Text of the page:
The State of Trade @ 20: An examination of trade diversification
The State of Trade report, Global Affairs Canada’s flagship publication on Canada’s annual trade and economic performance, has reached a milestone this year with the release of the 20th anniversary edition of the report, on August 29, 2019. The report also includes a synopsis of recent work on trade diversification. Here is a brief summary of the highlights of this year’s State of Trade report.
On the real side, growth in the global economy started to ease up as we progressed through 2018. The deceleration was widespread, even in countries like China and India. Concurrently, growth in global merchandise trade volumes slowed across both developed and emerging markets. In nominal terms, global merchandise trade value grew 10% in 2018, a slight slowdown from the 11% increase in the previous year. However, annual world merchandise imports still grew faster than at any time between 2012 and 2016, and global commercial services imports expanded by 7.4% in 2018, up more than one percentage point over 2017.
As with most other major economies, Canada’s growth cooled to 1.9% in 2018, down from 3% in 2017. A major factor was the slowdown in household consumption growth, weighed down by household debt. The Canadian labour market continued to display tight conditions, with the annual unemployment rate (5.8%) reaching record lows dating back to at least 1976, while inflation stood at 2.3% for 2018, its highest level since 2011.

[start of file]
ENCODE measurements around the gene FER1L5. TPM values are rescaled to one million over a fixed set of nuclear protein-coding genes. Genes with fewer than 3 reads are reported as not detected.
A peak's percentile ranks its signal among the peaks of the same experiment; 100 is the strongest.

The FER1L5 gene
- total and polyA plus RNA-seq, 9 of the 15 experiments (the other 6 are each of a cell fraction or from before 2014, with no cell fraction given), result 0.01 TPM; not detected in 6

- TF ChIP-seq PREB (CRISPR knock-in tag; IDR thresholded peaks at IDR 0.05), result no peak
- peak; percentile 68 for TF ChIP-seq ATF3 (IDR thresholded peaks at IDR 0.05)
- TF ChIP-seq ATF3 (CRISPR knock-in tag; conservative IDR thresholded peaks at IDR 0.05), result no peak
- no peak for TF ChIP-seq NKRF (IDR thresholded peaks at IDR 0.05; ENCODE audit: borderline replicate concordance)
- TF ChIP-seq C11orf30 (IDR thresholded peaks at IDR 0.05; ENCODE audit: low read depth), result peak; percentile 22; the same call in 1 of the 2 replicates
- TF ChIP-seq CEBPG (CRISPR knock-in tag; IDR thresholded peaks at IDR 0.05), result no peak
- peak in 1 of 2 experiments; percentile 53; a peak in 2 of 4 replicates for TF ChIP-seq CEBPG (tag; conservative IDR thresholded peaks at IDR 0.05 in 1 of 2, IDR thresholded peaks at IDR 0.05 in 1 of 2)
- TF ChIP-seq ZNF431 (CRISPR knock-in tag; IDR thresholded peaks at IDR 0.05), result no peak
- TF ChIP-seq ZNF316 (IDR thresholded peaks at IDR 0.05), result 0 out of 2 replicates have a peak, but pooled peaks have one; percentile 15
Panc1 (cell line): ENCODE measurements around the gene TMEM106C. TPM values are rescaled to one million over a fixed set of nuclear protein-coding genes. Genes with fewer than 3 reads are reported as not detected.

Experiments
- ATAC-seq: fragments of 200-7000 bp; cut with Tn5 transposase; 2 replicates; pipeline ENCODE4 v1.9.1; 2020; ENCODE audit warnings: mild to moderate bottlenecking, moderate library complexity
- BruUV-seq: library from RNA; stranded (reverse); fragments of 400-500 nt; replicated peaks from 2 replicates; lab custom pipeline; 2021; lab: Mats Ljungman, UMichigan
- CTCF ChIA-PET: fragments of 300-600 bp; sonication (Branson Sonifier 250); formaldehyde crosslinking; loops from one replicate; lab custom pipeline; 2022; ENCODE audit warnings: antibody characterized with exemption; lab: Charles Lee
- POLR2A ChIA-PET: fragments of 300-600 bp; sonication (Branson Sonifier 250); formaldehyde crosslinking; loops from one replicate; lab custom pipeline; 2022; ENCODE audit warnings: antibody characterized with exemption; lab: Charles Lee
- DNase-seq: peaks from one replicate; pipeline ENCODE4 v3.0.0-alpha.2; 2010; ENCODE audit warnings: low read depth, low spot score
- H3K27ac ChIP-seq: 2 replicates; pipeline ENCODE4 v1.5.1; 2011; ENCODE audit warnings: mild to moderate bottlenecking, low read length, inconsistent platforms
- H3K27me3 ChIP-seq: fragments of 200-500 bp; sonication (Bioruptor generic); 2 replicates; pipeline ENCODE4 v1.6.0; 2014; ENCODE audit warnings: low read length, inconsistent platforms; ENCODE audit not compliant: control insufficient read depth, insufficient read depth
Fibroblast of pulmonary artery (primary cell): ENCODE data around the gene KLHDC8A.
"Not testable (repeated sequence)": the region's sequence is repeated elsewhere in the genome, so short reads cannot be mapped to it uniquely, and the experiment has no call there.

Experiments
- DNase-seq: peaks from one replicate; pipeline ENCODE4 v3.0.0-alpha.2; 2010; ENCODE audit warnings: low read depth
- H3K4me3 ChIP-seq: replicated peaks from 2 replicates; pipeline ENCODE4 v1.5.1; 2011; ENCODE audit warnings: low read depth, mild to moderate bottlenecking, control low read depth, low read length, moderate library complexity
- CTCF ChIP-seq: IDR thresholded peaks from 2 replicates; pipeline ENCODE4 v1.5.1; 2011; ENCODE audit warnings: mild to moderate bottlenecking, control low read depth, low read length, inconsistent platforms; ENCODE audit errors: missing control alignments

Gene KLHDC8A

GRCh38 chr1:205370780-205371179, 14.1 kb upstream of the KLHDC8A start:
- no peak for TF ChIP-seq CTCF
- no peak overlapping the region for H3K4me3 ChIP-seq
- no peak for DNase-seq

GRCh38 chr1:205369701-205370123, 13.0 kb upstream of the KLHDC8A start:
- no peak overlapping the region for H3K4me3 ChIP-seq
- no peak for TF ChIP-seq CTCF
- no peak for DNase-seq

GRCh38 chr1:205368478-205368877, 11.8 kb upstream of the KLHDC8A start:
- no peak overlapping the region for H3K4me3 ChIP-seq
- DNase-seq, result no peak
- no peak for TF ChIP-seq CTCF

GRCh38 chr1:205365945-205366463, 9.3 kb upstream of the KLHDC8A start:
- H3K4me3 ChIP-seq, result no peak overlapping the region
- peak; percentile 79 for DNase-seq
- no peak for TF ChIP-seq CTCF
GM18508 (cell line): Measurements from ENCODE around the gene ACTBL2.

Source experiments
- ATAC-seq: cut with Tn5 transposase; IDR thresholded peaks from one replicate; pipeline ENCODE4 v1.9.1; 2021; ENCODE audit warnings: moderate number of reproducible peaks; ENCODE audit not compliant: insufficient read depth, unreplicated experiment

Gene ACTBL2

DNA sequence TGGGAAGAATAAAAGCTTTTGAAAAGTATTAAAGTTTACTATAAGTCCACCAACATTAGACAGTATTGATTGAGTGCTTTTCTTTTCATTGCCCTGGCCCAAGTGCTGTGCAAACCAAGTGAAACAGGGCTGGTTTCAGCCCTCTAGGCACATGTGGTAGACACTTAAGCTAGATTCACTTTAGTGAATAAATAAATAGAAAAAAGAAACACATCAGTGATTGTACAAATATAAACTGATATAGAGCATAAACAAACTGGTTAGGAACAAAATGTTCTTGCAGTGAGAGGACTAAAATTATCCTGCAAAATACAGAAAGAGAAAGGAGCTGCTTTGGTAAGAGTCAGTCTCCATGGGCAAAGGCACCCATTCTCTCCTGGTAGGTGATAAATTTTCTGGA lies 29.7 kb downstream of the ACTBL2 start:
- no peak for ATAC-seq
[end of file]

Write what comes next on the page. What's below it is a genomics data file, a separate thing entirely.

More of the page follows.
On the trade front, Canada’s exports of goods and services increased 6.2% in 2018, while imports rose 5.4%. The total value of trade in goods and services reached a record high of $1.5 trillion. Goods exports played an important role in the increase, growing at 6.5% in 2018. Energy, consumer goods, and forestry, building and packaging products led the way. By destination, goods exports to the United States climbed 5.4%, while exports to non‑U.S. destinations grew even faster, up 9.8%. Canadian services exports grew for the ninth consecutive year, up 5.8%.
Key Economic Variables, Canada 2018
|Type||GDP||G&S Exports||Goods Exports||G&S Imports||Goods Imports||FDI Inflows|
|Values 2018||$2.2 T||$706 B||$585 B||$753 B||$607 B||$55 B|
* real growth rate
Canada’s goods imports rose at a slightly slower pace than exports—5.8% in 2018—with increases in all sectors, led by metal ores and minerals, energy products, and aircraft and other transportation equipment. Regionally, goods imports from the United States were up 5.4%, while imports from non-U.S. sources grew 6.5%. At the same time, services imports expanded by 4.2%. Canada continued to run a services trade deficit with every broad region and most major trading partners; nearly half of the deficit was due to the United States.
Total inflows of FDI into Canada for 2018 increased by 70% to $55 billion, in contrast to decreases experienced by most other developed economies. At the same time, Canadian direct investment abroad (i.e. outflows of FDI from Canada) fell by 38% to $64 billion. Overall, FDI generated a net outflow of funds from the economy for the fifth consecutive year.
This year’s State of Trade report also takes stock of research undertaken by the Office of the Chief Economist on trade diversification, both in its conventional sense as well as from the angle of diversity among exporter firms.
In terms of geographic diversification (e.g. destinations of exports), Canada has room to further diversify, as Canadian exports are currently considered to be concentrated. Data show that Canada’s exports are the fourth most concentrated by destination out of 113 countries, principally due to a large share of exports going to the United States. While the United States has been and continues to be our most important trading partner, it is advantageous for Canada to expand global partnerships and seize opportunities abroad.